7 mins

That meeting could have been an email.

As a professional meeting attendee, I often attend anywhere between 25–30 meetings in a given week. I have one of those calendars that is so solidly booked, it looks like it’s one solid meeting until you look and realize it’s made up of 400 smaller meetings in a trenchcoat named Busy. I don’t usually mind though, because if you run your meetings right, they can be effective, useful, and can sometimes even lead to people wanting to attend more of your meetings!

We’ve all been to bad ones. Sometimes they go on forever. Most of the time they could have been an email. Sometimes people aren’t sure if they can safely say no to a meeting, so there are at least 30 extra people that didn’t need to be there but feel obligated to participate, which drags the meeting on for even longer. Each flavor of bad meeting is like a nightmare frozen yogurt sundae where the toppings keep coming and no one wants to stop and clean up the soupy, sticky, ridiculously expensive mess we’ve gotten ourselves into.

But guess what – you’re an engineering leader! Maybe you’re a manager, or maybe you’re an individual contributor who is working on their leadership skills. Maybe you’re just tired of bad meetings. Whichever camp you fall into, you have the power to fix this! I believe in you. Let’s get into this.

Why should you care about fixing inefficient meeting culture?

First of all, meetings are expensive. Given the current rate of tech salaries, it can cost anywhere from $60–100 an hour, per person, to attend a meeting. Maybe more if you have a number of people with fancy titles in attendance. Multiply that by the number of meetings that could have been an email, and you start to realize how you can save a lot of money by being thoughtful around the types of meetings you have and how you run them. Running inefficient meetings has a real cost that should be factored into whether or not to have one in the first place.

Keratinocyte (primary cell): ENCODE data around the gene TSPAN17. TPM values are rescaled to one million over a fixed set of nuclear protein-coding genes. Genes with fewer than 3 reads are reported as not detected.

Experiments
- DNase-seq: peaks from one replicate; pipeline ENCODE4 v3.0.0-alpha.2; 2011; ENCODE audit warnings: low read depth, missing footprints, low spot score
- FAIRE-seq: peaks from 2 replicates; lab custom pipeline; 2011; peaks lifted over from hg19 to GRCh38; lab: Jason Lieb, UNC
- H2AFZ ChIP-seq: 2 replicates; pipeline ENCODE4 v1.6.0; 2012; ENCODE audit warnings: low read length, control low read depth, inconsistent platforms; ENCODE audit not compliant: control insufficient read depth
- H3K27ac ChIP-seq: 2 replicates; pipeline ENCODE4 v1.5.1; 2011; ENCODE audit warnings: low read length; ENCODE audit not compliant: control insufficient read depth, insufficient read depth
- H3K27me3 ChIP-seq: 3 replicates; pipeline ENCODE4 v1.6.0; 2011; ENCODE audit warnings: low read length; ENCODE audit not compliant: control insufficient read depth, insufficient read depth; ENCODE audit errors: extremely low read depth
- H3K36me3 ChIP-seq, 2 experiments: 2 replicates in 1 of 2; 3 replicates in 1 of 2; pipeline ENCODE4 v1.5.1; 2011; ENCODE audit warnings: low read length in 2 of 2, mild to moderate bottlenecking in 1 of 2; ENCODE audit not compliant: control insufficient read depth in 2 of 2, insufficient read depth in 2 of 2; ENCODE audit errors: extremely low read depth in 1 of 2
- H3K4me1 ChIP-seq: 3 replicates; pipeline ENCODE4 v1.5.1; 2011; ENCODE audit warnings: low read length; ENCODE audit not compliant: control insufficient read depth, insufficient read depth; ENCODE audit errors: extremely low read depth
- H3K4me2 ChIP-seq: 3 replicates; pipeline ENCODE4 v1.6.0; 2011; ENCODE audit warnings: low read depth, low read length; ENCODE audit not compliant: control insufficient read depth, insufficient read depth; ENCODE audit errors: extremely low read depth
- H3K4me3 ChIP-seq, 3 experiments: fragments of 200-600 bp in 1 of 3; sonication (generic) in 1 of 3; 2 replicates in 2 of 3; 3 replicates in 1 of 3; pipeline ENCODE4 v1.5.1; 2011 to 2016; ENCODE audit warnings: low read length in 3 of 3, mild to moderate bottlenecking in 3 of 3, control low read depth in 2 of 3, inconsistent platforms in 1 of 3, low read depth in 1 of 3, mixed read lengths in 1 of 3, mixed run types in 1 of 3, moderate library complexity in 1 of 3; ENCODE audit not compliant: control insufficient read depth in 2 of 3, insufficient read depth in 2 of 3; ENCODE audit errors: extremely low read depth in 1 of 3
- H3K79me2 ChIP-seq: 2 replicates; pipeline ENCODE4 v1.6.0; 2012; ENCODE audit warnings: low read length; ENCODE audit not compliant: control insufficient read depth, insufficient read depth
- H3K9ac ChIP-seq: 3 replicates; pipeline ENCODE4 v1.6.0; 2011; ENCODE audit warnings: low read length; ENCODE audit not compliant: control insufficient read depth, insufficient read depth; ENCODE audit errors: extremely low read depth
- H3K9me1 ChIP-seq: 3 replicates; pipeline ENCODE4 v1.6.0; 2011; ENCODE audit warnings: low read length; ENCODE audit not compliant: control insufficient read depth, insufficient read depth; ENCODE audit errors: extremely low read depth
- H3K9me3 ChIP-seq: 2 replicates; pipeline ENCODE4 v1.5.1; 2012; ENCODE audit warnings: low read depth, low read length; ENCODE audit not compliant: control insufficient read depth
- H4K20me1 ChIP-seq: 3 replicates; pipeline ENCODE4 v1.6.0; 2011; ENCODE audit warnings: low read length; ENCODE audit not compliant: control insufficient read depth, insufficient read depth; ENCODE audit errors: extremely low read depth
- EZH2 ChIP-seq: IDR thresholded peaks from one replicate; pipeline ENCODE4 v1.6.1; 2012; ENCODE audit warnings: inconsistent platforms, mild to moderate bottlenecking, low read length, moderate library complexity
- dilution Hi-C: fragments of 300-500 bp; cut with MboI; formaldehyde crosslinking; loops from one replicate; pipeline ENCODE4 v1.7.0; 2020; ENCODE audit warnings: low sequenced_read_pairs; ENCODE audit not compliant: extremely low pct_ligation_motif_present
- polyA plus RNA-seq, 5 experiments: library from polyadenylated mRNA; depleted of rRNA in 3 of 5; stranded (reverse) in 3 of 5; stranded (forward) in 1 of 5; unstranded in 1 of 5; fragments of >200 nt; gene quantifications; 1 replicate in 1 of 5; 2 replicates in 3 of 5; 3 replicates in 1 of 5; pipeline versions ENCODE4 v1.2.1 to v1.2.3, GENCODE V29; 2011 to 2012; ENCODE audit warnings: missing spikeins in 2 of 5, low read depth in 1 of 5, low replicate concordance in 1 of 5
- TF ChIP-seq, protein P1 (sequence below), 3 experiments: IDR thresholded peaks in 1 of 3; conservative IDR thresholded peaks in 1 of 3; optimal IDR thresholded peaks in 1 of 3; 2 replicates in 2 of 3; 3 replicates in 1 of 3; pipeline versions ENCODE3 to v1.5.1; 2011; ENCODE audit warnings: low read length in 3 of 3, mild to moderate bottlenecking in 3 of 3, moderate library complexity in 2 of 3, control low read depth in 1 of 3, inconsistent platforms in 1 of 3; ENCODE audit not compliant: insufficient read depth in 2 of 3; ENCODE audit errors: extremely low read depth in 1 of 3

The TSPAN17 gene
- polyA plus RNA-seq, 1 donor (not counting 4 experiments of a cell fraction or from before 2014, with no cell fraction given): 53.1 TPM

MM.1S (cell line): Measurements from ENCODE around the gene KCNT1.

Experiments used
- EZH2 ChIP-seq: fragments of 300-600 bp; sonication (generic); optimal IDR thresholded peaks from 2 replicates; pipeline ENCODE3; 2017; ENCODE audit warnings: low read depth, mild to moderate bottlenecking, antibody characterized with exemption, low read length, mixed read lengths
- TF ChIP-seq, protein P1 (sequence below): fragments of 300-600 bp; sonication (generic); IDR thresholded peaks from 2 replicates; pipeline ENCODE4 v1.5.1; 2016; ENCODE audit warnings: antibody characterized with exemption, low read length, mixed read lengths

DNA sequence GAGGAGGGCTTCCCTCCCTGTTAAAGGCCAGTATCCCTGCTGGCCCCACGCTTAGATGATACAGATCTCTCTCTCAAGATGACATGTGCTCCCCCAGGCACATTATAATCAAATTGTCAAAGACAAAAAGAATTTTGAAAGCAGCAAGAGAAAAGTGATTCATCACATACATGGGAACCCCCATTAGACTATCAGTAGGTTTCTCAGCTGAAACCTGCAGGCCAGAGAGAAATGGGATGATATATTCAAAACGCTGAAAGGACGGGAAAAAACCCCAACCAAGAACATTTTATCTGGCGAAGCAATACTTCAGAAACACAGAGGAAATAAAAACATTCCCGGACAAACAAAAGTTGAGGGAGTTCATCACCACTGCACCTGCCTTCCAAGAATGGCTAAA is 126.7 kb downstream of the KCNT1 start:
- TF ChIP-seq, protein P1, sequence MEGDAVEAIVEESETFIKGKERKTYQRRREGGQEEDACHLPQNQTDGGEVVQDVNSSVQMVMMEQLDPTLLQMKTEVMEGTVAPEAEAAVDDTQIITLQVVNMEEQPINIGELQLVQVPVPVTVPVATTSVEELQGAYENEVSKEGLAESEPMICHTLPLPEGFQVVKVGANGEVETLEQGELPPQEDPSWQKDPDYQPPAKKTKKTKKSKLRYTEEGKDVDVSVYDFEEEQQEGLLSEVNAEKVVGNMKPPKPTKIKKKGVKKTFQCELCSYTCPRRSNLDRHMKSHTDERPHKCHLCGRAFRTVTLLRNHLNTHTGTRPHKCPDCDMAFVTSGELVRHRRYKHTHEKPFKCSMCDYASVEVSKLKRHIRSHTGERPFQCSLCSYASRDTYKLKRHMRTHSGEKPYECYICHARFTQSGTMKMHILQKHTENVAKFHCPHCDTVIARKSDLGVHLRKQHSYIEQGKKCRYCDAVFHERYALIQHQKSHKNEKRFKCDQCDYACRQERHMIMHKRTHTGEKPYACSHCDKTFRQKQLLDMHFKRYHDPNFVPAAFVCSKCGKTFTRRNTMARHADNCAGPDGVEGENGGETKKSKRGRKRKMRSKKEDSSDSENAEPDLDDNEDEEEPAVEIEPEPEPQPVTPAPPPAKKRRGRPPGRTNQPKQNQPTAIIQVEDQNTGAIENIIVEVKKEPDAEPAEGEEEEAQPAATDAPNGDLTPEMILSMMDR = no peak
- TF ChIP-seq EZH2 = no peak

Secondly, it’s a morale drag to endlessly sit in meetings where people feel like their opinions don’t matter. We are still living through a pandemic (in most parts of the world) and people are tired. Forcing people to sit in inefficient meetings is just cruel at this point. Parents are tired. Single people are tired. People of color and underrepresented genders are tired on top of the normal tired. We are all so tired.

Not to mention, the context switching from hopping in and out of meetings has a direct negative impact on productivity. People need focus time to think about hard problems. This applies to both engineers and managers! Yes, managers need focus time too to work on things like strategy, unblocking people, and improving processes. Help your team (and yourself!) be more productive by being thoughtful around your meeting experience and cadence.

What makes a good meeting?

It’s a popular refrain that all meetings are useless, but I’m a big fan of designing useful meetings. Software is a team sport, and a team is made of people who need to work together. Oftentimes, asynchronous text messages lead to misunderstandings, so we do need meetings on a regular basis to keep that human connection going and clear up miscommunications early. However, most meetings are poorly designed and inefficient. It’s your responsibility as a leader to design good ones for your team to help them utilize synchronous time together to the best of their abilities.

A good meeting should be:

  • Useful
  • Focused
  • Only as long as it needs to be
  • Documented
  • Starting and ending on time

Meetings should be useful

It’s hard to believe I have to say this, but your meeting should be useful and provide value to the people attending! Carefully consider how many meetings you’re scheduling and ask yourself: why are we having this meeting? Are people tuning out? Is this necessary? If you have a recurring meeting, iterate on it. Use Slack or Zoom surveys and give meeting goers (especially ICs!) the ability to give you feedback. Maybe cancel it and see if anyone notices. Regularly review your recurring meetings and experiment to see what works.

Treat your meetings like any other engineering process: gather feedback, iterate on changes, and keep improving them.

Meetings should be focused

Contrary to popular belief, I am not against meetings, but I am against them if they don’t have a purpose. If you can’t answer or agree on the following questions when scheduling a meeting, cancel it: